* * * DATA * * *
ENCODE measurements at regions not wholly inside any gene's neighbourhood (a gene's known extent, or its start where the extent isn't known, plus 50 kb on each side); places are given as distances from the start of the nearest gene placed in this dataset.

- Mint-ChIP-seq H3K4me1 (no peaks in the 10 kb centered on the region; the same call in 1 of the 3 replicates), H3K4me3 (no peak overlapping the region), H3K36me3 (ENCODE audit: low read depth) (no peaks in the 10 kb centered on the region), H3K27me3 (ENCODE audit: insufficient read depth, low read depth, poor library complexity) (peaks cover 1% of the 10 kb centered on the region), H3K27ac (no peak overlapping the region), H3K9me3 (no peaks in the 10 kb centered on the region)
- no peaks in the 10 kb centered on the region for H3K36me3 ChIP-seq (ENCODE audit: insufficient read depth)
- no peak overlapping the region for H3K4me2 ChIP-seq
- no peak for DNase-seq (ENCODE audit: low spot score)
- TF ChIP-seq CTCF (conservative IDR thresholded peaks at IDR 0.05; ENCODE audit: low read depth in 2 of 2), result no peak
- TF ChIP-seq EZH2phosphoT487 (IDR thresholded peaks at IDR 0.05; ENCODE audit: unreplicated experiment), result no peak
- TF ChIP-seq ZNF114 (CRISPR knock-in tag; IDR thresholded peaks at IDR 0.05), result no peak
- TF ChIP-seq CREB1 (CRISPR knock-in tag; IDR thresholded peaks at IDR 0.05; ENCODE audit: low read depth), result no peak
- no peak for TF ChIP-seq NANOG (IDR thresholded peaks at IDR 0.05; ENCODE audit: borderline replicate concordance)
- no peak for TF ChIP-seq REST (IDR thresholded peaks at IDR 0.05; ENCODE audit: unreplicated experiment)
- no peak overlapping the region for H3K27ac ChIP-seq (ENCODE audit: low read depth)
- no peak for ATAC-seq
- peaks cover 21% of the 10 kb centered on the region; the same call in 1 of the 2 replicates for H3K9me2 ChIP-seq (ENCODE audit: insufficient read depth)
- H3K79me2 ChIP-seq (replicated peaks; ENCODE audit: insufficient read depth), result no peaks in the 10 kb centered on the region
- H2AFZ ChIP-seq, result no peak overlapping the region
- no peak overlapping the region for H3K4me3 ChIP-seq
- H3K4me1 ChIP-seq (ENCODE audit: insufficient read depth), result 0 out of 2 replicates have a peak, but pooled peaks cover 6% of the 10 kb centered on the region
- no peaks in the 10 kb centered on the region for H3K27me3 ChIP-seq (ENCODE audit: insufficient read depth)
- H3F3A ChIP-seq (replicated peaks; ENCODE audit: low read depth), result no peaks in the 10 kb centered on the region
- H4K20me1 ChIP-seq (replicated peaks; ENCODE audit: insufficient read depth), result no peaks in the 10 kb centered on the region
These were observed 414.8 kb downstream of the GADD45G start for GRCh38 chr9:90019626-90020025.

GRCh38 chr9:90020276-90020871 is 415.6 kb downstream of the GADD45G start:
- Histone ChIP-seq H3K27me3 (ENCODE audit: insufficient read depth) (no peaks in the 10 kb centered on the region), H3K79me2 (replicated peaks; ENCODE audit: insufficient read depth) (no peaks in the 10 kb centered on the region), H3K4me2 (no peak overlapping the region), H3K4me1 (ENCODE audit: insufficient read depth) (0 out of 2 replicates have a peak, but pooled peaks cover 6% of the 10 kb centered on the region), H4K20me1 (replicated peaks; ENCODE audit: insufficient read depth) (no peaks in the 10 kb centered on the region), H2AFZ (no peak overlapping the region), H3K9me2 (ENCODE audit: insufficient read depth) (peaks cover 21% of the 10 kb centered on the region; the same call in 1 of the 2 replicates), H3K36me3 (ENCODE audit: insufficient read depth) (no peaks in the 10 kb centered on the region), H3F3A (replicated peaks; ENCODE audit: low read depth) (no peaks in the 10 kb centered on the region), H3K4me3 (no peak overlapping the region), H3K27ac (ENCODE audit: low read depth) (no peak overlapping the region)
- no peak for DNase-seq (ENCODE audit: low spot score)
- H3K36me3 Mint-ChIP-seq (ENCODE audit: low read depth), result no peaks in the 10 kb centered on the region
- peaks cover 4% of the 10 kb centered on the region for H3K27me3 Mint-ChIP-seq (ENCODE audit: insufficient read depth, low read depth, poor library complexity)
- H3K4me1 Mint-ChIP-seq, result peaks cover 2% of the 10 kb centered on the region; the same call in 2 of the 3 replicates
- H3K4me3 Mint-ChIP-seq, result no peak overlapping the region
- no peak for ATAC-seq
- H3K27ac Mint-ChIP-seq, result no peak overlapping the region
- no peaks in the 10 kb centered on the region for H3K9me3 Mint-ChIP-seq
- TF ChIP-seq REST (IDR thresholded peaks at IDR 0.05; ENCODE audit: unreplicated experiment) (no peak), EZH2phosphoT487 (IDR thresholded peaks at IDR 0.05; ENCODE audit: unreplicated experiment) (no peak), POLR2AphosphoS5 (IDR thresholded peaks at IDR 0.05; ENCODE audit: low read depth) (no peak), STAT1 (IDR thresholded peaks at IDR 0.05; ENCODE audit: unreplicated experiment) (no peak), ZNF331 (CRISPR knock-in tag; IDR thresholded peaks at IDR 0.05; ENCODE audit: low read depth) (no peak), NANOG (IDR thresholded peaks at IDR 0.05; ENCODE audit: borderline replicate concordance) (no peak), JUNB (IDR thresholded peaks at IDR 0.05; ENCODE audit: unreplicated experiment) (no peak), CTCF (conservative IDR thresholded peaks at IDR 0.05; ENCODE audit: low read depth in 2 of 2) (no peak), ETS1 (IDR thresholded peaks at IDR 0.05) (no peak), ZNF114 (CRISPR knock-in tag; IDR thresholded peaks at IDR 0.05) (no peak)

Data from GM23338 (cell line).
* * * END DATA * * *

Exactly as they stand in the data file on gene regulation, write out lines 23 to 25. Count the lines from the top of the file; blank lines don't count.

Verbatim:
GRCh38 chr9:90020276-90020871 is 415.6 kb downstream of the GADD45G start:
- Histone ChIP-seq H3K27me3 (ENCODE audit: insufficient read depth) (no peaks in the 10 kb centered on the region), H3K79me2 (replicated peaks; ENCODE audit: insufficient read depth) (no peaks in the 10 kb centered on the region), H3K4me2 (no peak overlapping the region), H3K4me1 (ENCODE audit: insufficient read depth) (0 out of 2 replicates have a peak, but pooled peaks cover 6% of the 10 kb centered on the region), H4K20me1 (replicated peaks; ENCODE audit: insufficient read depth) (no peaks in the 10 kb centered on the region), H2AFZ (no peak overlapping the region), H3K9me2 (ENCODE audit: insufficient read depth) (peaks cover 21% of the 10 kb centered on the region; the same call in 1 of the 2 replicates), H3K36me3 (ENCODE audit: insufficient read depth) (no peaks in the 10 kb centered on the region), H3F3A (replicated peaks; ENCODE audit: low read depth) (no peaks in the 10 kb centered on the region), H3K4me3 (no peak overlapping the region), H3K27ac (ENCODE audit: low read depth) (no peak overlapping the region)
- no peak for DNase-seq (ENCODE audit: low spot score)